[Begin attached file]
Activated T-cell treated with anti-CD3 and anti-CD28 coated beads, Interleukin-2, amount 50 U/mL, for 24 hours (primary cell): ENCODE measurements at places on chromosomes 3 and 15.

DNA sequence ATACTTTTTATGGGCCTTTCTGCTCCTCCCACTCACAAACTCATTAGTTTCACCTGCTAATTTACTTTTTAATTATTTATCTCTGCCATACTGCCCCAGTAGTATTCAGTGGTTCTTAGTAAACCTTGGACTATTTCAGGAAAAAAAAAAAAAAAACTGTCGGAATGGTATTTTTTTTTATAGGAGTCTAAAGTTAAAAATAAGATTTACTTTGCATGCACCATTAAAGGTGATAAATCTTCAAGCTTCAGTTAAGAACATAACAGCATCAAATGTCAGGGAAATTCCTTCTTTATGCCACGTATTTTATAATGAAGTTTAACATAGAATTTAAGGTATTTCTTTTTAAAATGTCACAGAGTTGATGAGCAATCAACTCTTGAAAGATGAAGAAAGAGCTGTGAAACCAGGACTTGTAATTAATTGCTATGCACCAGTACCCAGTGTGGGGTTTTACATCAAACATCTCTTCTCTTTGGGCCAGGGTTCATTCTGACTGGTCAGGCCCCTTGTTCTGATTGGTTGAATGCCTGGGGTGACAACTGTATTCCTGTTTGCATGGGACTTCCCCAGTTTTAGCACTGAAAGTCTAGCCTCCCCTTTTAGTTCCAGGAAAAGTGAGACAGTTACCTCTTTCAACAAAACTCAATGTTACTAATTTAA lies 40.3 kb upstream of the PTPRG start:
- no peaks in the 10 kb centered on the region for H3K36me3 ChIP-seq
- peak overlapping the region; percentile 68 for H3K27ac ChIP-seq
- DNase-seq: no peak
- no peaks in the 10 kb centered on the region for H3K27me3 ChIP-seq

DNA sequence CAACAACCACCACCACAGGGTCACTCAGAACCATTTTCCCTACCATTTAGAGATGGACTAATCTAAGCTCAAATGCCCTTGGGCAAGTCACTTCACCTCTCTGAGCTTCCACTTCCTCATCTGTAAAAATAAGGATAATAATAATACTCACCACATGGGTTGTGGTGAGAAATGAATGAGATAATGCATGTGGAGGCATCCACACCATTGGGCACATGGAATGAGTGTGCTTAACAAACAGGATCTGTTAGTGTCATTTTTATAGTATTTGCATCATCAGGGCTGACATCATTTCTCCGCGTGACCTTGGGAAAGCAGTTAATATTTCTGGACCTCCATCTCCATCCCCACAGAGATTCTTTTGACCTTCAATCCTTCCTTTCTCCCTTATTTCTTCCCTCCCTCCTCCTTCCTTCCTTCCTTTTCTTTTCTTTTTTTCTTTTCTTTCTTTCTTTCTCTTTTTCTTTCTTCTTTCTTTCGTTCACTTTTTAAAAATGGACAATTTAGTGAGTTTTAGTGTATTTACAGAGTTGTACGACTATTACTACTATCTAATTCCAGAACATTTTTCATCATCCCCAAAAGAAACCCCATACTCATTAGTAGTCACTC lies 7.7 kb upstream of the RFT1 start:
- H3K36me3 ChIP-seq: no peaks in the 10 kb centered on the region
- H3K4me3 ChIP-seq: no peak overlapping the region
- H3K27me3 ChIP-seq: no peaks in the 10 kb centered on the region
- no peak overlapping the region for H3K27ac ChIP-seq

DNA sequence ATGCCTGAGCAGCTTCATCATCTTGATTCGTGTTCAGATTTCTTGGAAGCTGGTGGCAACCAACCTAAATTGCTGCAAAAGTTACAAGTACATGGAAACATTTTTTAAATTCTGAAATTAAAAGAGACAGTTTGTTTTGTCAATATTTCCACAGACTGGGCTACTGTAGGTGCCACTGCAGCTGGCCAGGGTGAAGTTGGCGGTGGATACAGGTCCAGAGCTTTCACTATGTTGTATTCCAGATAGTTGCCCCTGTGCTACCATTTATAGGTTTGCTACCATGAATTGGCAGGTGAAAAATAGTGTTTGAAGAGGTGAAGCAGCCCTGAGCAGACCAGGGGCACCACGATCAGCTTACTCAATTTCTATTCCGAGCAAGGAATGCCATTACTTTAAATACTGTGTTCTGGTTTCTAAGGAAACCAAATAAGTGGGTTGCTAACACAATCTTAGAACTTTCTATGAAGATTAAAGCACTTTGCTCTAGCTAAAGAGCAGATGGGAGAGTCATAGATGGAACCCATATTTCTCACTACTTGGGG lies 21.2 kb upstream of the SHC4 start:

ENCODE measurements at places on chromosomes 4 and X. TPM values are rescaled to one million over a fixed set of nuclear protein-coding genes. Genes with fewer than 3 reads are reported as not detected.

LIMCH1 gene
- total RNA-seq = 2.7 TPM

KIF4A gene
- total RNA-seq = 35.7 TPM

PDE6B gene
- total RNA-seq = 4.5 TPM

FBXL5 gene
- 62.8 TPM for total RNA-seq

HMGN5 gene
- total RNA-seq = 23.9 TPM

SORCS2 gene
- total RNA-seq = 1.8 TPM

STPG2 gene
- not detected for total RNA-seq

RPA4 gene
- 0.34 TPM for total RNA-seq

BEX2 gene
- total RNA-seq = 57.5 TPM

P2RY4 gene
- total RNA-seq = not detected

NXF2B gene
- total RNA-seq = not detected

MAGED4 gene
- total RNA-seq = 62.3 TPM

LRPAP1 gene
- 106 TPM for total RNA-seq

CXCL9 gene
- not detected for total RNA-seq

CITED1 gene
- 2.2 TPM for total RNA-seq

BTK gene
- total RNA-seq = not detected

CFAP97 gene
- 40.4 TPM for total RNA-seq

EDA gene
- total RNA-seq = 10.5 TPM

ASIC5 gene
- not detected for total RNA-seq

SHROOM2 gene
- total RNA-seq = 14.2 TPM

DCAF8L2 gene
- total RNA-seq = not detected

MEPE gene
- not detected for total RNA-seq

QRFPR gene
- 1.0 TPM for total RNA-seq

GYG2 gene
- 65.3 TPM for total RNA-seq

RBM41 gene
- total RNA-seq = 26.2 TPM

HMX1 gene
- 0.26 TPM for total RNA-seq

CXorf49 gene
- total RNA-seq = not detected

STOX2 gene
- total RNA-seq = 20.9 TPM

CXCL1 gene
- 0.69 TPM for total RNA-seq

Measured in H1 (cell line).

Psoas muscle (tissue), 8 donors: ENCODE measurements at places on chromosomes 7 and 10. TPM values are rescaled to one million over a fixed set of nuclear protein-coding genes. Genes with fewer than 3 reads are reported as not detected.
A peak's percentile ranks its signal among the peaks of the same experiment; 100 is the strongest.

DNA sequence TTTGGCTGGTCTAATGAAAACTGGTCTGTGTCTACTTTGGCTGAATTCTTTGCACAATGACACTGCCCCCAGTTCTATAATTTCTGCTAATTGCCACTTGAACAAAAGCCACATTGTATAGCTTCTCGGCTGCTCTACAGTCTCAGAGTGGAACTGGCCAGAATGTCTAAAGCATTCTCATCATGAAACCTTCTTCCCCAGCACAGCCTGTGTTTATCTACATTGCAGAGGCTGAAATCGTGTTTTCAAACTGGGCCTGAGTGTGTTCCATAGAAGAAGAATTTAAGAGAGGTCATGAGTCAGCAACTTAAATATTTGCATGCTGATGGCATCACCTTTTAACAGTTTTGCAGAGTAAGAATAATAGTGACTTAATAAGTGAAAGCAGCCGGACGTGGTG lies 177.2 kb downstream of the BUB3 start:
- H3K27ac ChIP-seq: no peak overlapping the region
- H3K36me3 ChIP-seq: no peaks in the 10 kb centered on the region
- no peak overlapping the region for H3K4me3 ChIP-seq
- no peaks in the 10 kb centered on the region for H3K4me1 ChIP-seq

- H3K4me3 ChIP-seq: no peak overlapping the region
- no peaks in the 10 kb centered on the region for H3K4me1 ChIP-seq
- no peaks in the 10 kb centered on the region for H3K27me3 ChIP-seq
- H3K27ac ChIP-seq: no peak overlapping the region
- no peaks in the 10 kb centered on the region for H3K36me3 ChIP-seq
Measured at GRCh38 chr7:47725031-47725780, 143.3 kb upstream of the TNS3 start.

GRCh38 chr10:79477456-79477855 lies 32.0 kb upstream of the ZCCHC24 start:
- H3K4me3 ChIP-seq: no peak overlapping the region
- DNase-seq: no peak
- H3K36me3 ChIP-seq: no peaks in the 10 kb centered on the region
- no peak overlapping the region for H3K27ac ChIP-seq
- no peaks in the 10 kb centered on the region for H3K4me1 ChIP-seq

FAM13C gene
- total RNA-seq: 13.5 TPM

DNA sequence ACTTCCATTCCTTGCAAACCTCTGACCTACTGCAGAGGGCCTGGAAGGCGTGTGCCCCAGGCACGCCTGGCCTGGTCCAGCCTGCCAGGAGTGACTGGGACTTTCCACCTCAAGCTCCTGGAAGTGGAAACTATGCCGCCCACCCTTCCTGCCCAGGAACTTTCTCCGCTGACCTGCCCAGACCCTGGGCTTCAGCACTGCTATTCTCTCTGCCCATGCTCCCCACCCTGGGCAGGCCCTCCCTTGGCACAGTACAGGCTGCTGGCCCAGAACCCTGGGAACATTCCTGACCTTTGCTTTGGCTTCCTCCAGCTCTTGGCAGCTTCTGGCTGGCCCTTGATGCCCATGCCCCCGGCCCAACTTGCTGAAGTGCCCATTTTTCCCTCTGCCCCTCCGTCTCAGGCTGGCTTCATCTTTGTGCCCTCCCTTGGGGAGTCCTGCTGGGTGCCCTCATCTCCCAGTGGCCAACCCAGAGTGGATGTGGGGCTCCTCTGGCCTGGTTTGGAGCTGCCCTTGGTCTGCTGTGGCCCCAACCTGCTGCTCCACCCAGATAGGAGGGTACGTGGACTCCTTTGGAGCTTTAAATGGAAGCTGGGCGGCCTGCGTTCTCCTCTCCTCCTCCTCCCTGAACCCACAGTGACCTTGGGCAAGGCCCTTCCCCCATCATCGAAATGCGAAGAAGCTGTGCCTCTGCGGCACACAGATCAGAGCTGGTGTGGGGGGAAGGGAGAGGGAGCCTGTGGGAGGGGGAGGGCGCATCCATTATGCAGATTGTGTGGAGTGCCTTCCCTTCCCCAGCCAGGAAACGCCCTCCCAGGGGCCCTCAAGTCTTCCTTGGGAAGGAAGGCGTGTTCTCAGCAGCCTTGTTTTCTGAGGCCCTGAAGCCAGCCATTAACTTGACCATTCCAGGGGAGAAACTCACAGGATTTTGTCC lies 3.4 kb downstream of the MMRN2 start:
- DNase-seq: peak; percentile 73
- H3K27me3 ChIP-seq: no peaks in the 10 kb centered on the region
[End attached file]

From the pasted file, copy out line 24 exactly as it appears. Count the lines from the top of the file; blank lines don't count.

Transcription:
SORCS2 gene